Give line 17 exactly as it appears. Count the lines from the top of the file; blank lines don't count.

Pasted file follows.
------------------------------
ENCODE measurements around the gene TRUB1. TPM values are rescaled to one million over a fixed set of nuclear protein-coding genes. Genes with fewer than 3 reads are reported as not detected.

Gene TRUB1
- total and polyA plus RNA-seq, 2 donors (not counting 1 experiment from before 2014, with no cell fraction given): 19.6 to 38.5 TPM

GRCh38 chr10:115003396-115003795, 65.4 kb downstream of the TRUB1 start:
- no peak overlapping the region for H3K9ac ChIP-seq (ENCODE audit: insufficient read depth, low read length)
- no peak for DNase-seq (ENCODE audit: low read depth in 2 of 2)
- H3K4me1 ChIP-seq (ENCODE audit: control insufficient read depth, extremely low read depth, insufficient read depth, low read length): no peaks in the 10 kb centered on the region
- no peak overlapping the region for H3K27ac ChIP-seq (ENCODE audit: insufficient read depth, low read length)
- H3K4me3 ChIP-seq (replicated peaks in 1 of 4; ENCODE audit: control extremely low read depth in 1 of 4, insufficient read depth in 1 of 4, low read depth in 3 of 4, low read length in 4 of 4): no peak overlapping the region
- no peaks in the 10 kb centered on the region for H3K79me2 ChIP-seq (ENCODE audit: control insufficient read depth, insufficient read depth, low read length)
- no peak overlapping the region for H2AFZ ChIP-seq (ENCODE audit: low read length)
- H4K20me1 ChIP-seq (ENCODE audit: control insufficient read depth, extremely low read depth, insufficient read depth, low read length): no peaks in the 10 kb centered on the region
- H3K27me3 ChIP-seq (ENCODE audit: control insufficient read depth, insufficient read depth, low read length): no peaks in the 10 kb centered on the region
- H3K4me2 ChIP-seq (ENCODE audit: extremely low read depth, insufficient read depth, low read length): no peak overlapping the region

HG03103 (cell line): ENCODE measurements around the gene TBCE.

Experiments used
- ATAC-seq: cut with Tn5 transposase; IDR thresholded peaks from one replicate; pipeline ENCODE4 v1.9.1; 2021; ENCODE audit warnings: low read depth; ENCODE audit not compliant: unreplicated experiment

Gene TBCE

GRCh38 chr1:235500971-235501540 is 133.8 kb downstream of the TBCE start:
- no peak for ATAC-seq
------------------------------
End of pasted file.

- ATAC-seq: cut with Tn5 transposase; IDR thresholded peaks from one replicate; pipeline ENCODE4 v1.9.1; 2021; ENCODE audit warnings: low read depth; ENCODE audit not compliant: unreplicated experiment